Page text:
Darling completed his survey on November 18. Six months earlier on June 1, 1868 at Fort Sumner General Sherman and the leaders of the Navajo signed a treaty that in Article II contained the legal description of a reservation. Beginning in August 1869 Darling surveyed that treaty boundary, enclosing an area of more than 3.4 million acres that straddled the then still unsurveyed Arizona-New Mexico line.
The southeast corner of the Reservation was located about twenty miles due north of Fort Wingate and Darling used it for the eastern terminus of the Navajo Baseline. This line still has legal significance even though beginning in 1984 the U.S. Public Land Survey System is being extended across a Reservation that since 1868 has quintupled in size.
In July 1870 Darling contracted with GLO for the survey of the 1855 treaty boundaries of Choctaw and Chickasaw lands in what is now south central Oklahoma. By treaty of 1866 these Indians agreed to the survey and subdivision of their lands using the U.S. Public Land Survey System. But first Darling had established that system in the Indian Territory. For the Initial Point he selected a point about a mile south of Fort Arbuckle from which he run Base Line and Indian Meridian. His partner was Theodore H. Barrett, an experienced surveyor who had already surveyed and subdivided Indian Reservations in Dakota Territory. Later that year in December Darling and Barrett were given contracts to survey the Indian Lands between the 96th and 98th Meridians from the Canadian River north to the Kansas line, an area twice the size of the state of New Jersey.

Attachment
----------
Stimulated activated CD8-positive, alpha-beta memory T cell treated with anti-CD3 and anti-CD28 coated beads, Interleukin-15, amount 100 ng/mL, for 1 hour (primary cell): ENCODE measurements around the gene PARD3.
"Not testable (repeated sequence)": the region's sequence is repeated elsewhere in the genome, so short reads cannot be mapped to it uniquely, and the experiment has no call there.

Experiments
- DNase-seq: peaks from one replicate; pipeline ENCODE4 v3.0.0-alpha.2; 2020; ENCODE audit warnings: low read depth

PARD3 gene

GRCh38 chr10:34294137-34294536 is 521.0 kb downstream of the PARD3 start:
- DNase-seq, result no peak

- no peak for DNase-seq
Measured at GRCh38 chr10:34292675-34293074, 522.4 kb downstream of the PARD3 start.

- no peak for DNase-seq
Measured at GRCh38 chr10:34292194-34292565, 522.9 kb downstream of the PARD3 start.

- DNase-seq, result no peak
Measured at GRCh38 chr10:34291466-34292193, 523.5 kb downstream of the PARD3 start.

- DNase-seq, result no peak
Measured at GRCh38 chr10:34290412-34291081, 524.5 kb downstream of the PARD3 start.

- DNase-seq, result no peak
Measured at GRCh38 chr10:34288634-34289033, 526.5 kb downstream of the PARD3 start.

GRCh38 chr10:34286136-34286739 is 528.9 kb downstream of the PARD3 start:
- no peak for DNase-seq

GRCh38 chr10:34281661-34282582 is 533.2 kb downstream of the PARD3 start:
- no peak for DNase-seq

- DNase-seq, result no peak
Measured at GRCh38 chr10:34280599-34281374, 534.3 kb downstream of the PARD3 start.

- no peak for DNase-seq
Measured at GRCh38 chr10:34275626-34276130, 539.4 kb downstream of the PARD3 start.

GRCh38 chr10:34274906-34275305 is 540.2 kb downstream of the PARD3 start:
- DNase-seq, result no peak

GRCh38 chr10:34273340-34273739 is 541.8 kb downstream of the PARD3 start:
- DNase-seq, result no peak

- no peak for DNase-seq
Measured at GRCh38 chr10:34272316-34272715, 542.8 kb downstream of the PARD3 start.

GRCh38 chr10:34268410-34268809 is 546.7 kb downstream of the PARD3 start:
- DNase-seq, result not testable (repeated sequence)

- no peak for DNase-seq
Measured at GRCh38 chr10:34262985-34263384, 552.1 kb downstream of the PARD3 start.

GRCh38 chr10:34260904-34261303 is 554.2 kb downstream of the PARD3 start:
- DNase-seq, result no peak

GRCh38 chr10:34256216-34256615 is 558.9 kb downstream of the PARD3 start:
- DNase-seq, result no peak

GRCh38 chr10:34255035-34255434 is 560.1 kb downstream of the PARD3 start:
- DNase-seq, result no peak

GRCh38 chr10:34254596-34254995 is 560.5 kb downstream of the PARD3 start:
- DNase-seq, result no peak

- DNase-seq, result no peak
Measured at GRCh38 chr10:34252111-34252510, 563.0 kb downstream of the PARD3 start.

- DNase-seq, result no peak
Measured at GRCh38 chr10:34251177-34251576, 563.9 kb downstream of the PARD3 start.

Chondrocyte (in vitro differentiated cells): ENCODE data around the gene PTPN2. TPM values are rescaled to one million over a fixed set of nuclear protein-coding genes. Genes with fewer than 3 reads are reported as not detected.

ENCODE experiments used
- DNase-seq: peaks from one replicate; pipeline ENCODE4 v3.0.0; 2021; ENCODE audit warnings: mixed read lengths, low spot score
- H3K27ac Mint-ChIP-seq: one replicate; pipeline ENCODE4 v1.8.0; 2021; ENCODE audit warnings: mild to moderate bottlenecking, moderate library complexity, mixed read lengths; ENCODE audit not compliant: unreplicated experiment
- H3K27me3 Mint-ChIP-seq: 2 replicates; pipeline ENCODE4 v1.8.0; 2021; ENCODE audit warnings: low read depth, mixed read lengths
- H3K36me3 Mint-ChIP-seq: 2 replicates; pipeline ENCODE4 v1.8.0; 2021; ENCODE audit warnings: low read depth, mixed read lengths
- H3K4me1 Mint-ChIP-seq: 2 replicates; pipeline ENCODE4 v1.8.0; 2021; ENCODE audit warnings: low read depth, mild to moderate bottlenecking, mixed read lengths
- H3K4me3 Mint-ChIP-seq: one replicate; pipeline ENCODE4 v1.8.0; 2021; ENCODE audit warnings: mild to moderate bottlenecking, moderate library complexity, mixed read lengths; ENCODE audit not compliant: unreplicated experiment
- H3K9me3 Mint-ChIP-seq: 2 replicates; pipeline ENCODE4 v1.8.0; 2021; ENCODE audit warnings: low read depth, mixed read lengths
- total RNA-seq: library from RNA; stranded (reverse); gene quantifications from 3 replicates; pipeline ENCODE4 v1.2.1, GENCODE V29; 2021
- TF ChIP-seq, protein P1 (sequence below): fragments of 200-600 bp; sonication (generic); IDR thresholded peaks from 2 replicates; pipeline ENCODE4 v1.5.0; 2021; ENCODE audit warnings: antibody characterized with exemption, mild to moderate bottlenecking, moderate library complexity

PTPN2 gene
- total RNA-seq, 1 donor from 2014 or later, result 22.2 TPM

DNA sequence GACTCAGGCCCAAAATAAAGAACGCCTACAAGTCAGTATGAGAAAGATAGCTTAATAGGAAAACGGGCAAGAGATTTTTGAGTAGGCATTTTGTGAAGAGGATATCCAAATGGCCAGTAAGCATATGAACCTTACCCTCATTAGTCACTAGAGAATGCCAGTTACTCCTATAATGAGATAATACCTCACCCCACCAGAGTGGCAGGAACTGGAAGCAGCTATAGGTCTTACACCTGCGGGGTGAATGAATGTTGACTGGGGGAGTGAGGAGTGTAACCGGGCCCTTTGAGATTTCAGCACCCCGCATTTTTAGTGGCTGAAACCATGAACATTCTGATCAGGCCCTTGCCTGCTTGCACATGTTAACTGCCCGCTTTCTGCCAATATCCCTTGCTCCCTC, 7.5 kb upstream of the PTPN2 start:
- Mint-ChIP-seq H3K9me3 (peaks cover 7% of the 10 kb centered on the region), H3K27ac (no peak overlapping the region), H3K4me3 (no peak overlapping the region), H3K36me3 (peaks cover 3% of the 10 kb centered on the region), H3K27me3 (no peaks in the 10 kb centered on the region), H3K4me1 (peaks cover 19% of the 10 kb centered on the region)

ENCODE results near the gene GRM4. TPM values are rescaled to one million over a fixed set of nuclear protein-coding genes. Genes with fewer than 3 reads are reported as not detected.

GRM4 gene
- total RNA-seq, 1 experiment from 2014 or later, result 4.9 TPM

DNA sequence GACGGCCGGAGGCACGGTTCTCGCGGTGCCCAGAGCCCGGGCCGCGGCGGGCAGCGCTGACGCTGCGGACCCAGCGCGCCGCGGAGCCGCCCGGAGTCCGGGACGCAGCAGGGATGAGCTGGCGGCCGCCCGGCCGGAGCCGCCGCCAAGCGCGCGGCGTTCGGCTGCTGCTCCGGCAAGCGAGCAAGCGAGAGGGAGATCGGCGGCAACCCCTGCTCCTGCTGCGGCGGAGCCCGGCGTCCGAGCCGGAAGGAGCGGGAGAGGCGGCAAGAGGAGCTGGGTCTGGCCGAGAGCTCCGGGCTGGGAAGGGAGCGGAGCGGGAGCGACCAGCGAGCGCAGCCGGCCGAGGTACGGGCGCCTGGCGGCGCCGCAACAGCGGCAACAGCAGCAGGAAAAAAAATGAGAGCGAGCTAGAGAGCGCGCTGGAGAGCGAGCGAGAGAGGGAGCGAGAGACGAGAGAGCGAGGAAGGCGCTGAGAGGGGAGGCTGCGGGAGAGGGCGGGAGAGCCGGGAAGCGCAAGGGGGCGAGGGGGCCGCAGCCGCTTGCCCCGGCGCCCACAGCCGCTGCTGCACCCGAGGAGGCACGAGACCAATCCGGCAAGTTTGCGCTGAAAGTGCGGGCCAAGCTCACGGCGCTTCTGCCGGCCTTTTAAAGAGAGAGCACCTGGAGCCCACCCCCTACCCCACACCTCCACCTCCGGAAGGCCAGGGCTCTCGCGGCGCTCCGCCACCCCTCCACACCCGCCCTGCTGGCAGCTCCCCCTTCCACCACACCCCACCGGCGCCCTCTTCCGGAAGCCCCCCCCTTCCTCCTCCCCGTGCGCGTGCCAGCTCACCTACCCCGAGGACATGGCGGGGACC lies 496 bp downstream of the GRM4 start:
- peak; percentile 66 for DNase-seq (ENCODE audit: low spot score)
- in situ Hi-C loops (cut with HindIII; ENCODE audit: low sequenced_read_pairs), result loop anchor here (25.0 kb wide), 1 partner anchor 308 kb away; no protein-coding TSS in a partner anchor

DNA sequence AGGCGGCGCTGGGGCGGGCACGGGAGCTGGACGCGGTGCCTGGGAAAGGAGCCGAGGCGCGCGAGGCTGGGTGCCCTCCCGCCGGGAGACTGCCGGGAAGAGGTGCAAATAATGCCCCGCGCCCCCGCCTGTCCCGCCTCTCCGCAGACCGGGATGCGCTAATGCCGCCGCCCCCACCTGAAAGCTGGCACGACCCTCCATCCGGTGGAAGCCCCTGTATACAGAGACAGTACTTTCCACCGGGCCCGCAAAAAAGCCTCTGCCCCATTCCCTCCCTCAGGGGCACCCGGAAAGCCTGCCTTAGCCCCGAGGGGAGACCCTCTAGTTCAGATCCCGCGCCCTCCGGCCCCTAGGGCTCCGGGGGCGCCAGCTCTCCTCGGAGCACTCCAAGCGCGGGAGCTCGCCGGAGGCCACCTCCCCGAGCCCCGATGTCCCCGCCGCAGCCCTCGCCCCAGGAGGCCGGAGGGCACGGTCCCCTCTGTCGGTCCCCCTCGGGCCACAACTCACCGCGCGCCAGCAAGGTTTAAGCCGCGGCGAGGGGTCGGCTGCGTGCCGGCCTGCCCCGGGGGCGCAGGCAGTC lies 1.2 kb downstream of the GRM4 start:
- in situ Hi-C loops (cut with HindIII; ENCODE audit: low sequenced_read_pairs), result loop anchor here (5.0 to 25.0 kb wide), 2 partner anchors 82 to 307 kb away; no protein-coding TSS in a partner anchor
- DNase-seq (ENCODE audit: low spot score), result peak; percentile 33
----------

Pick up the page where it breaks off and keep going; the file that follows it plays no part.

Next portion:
Darling’s activities in the West apparently ceased in 1873, the year when he got married in Washington D.C. which he had selected as his permanent home. He also had a farm in Vermont. I have found no record indicating that he ever had any children.
Old age was not kind to him. In his later years he was in ill health, but his military service had earned him a government pension of $12 per month, which Congress by a private law in 1911 increased to $30. Ehud N. Darling died on June 20, 1912 while visiting his sister in Malone, Franklin County, New York, and was buried in Arlington National Cemetery.
According to his sister he left an estate worth $23, consisting of a few items of furniture and his compass.